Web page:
It’s time to wait. But how much time should you wait before plugging your router and modem back in? The more the better, I would say. So, go and grab a cup of coffee while you are waiting, for example.

Sometimes you won’t have enough time at your disposal, I know, but be sure to give your devices at least 20 seconds of rest. They’ve served you all these years without complaining, after all. Resist the temptation to unplug them, and then quickly connect them back to the power source; this could send a power shock wave, which can destroy the devices.

Did you wait for 30 seconds or so? Then, it’s time to plug the modem back in. Yes, just the modem. Give it a minute or so to load its operating system. A modem is a tiny computer, which runs is dedicated O.S. and specializes in processing network data. If everything works as expected, you will see at least three LEDs that are lit, telling you that the device is powered, and that it is able to send and receive data. If no LEDs are lit after a minute, your modem wasn’t plugged back in. It may have a power switch that you have forgotten to push, for example.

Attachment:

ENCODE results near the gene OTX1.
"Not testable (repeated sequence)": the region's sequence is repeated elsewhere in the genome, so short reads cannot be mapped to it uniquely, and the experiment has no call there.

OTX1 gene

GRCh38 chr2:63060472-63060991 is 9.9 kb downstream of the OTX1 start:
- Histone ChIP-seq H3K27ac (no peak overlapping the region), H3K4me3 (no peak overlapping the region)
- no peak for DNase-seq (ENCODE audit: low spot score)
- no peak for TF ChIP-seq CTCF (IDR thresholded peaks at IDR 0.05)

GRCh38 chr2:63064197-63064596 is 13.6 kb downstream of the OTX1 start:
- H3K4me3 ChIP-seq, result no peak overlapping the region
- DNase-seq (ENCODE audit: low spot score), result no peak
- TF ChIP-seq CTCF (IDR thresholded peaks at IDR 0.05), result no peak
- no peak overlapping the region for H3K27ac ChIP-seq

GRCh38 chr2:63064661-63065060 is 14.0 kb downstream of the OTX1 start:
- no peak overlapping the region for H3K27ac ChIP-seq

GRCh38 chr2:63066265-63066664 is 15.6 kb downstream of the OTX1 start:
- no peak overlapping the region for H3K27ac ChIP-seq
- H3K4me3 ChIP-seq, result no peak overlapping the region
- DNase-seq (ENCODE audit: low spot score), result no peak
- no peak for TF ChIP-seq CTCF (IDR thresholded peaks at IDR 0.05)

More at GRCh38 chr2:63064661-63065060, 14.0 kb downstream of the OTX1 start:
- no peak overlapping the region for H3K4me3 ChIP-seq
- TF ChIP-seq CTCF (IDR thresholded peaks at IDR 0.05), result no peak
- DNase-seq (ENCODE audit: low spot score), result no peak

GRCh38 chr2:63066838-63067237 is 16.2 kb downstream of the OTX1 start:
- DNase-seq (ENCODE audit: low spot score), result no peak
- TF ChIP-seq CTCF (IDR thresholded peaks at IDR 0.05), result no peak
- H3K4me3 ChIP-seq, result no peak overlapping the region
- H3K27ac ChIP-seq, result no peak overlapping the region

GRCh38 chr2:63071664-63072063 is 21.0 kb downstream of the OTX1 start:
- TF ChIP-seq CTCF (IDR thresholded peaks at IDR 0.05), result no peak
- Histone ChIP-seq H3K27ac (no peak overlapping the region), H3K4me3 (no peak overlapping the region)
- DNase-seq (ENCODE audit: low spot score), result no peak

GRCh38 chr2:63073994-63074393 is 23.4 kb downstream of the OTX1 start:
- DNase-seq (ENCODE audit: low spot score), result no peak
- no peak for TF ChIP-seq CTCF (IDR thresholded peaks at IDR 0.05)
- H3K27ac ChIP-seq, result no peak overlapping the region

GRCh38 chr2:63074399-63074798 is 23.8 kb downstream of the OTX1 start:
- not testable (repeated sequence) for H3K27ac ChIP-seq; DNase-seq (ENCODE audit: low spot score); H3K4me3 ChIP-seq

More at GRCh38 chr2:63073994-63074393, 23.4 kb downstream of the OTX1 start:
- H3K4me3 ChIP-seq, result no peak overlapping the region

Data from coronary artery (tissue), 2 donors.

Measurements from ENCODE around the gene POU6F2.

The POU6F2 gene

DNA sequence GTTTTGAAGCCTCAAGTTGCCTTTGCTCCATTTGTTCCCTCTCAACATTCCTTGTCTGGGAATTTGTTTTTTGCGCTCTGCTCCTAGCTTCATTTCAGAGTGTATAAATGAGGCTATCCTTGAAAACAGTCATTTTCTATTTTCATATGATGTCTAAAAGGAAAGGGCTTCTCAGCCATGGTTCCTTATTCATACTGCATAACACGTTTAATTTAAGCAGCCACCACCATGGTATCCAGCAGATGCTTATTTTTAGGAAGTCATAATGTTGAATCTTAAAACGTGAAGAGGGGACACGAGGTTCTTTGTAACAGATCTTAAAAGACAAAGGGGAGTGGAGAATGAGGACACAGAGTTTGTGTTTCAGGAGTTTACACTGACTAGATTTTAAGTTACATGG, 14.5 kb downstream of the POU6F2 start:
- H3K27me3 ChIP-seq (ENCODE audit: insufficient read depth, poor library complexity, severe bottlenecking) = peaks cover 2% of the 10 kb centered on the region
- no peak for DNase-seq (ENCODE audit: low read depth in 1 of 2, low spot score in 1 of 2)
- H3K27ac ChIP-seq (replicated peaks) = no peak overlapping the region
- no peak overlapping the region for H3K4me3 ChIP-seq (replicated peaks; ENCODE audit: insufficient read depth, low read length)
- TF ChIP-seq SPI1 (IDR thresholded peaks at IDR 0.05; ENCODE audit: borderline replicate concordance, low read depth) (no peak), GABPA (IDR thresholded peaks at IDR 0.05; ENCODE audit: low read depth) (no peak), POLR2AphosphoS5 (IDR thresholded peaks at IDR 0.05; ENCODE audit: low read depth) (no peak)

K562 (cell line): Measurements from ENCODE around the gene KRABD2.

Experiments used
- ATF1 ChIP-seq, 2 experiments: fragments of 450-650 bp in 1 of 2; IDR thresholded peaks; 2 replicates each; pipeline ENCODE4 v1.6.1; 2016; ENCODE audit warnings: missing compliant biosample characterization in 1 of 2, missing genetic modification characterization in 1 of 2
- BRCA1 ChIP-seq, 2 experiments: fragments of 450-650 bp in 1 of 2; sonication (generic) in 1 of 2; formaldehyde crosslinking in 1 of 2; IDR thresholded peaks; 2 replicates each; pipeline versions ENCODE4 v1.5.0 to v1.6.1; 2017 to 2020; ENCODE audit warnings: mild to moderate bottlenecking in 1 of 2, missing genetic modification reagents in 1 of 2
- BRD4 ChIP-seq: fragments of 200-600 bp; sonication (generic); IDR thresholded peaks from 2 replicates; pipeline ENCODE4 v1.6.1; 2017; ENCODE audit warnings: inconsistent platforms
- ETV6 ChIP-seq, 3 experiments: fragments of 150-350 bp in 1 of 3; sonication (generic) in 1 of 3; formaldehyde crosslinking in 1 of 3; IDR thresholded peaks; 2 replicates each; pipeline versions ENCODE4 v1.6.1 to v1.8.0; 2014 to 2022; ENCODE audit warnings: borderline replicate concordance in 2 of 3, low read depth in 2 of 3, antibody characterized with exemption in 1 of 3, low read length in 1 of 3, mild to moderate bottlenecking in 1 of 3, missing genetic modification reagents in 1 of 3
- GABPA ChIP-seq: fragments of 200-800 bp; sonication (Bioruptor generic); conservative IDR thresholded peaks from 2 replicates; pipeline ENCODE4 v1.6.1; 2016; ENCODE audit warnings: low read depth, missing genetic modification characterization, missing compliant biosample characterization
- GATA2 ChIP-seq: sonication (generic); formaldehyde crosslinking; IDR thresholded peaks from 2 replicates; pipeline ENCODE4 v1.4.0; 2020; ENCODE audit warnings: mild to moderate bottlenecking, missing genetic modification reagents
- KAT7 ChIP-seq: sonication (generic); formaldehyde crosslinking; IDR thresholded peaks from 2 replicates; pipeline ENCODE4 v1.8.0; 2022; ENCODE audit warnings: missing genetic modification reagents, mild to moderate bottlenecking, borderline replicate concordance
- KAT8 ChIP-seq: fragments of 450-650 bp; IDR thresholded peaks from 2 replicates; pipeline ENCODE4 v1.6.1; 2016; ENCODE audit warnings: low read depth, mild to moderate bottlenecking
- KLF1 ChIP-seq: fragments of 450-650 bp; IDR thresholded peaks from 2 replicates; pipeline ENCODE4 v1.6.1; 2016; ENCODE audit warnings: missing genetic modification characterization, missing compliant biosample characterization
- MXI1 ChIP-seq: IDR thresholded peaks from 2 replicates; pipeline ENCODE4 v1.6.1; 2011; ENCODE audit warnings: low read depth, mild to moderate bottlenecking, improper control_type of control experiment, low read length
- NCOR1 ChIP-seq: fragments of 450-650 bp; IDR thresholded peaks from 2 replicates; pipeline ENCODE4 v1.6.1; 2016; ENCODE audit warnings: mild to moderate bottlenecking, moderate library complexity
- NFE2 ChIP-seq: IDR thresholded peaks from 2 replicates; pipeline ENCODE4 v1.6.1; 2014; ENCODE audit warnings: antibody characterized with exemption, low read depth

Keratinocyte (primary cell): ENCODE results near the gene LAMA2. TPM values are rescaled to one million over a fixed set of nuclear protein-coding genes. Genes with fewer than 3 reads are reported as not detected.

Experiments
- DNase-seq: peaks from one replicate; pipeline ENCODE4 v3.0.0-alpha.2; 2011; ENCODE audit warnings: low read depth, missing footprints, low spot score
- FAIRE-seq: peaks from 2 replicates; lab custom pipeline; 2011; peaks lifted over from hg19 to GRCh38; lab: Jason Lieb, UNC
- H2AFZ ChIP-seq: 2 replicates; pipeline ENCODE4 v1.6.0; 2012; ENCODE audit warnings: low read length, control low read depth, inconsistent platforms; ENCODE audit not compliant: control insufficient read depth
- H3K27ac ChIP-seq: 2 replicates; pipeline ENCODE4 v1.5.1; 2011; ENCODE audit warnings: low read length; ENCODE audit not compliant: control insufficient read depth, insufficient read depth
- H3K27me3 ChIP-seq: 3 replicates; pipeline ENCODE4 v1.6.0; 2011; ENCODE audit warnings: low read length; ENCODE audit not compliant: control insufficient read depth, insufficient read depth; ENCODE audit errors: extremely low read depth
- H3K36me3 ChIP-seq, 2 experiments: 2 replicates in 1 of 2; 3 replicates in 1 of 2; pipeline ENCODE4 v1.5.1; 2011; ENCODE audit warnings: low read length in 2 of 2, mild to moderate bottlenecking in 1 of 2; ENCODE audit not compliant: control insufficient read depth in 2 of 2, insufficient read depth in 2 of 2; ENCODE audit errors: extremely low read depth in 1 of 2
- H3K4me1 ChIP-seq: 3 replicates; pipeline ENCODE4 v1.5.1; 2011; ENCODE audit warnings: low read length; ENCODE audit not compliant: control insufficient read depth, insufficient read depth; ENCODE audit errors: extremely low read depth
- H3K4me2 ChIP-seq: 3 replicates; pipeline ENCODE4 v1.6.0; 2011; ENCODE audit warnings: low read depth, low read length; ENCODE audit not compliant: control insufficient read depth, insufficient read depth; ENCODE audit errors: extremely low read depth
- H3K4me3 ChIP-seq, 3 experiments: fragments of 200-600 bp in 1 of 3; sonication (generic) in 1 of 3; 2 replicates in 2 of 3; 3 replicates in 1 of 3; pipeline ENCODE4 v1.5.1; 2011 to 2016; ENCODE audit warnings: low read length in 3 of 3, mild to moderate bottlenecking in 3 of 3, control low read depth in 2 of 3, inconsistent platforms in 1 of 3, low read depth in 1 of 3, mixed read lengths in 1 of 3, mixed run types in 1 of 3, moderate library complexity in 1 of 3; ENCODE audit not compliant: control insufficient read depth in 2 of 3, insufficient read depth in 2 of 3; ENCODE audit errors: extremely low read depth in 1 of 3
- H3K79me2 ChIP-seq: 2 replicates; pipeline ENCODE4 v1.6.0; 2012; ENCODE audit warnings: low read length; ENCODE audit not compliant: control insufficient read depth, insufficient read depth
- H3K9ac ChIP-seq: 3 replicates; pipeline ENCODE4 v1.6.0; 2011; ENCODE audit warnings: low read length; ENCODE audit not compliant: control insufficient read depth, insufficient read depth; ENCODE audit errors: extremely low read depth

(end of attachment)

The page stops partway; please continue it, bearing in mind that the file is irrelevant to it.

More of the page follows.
It’s time to plug the router back in. Wait for a few minutes, because just like your modem, the router needs to load its operating system as well.

Verify if your networking problems are fixed. If some devices work fine, but others refuse to cooperate, they may need to be restarted as well, so be sure to do that.

Some people continue to have problems even after going through this procedure. To troubleshoot them, connect the computer straight to the modem, bypassing the router. If your computer has Internet access, you’ve got a problem with the router. Borrow one from a friend or purchase a new router, and see if that fixes the problem.

Before purchasing a new router, it may be wise to replace the router’s power supply with one that is able to deliver the same voltage and intensity. This is one of those times when that universal power supply you’ve purchased a few years ago, will come in handy.